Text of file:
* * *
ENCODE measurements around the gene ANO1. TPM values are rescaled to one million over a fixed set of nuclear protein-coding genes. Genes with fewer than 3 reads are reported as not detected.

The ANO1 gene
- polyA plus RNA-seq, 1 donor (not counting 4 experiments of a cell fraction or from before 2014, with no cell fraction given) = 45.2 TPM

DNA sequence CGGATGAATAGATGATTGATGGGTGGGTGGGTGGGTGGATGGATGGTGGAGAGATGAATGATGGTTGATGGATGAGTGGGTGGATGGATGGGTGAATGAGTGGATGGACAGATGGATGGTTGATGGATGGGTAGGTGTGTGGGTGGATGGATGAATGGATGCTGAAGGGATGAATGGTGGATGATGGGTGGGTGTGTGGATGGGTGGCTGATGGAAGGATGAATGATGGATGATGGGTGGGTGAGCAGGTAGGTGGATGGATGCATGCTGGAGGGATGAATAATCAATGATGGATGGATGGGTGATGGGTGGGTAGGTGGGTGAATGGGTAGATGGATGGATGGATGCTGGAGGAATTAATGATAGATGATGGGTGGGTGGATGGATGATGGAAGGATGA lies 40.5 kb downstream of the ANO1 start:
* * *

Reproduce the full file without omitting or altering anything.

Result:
ENCODE measurements around the gene ANO1. TPM values are rescaled to one million over a fixed set of nuclear protein-coding genes. Genes with fewer than 3 reads are reported as not detected.

The ANO1 gene
- polyA plus RNA-seq, 1 donor (not counting 4 experiments of a cell fraction or from before 2014, with no cell fraction given) = 45.2 TPM

DNA sequence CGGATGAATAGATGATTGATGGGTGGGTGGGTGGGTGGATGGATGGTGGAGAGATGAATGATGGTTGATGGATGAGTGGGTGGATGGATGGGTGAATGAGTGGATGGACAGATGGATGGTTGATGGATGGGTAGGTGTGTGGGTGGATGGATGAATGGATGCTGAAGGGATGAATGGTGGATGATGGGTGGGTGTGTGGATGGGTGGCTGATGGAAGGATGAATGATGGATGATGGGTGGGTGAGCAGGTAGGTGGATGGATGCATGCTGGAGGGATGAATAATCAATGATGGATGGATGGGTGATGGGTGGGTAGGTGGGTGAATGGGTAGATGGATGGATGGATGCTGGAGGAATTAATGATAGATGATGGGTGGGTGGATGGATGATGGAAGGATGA lies 40.5 kb downstream of the ANO1 start: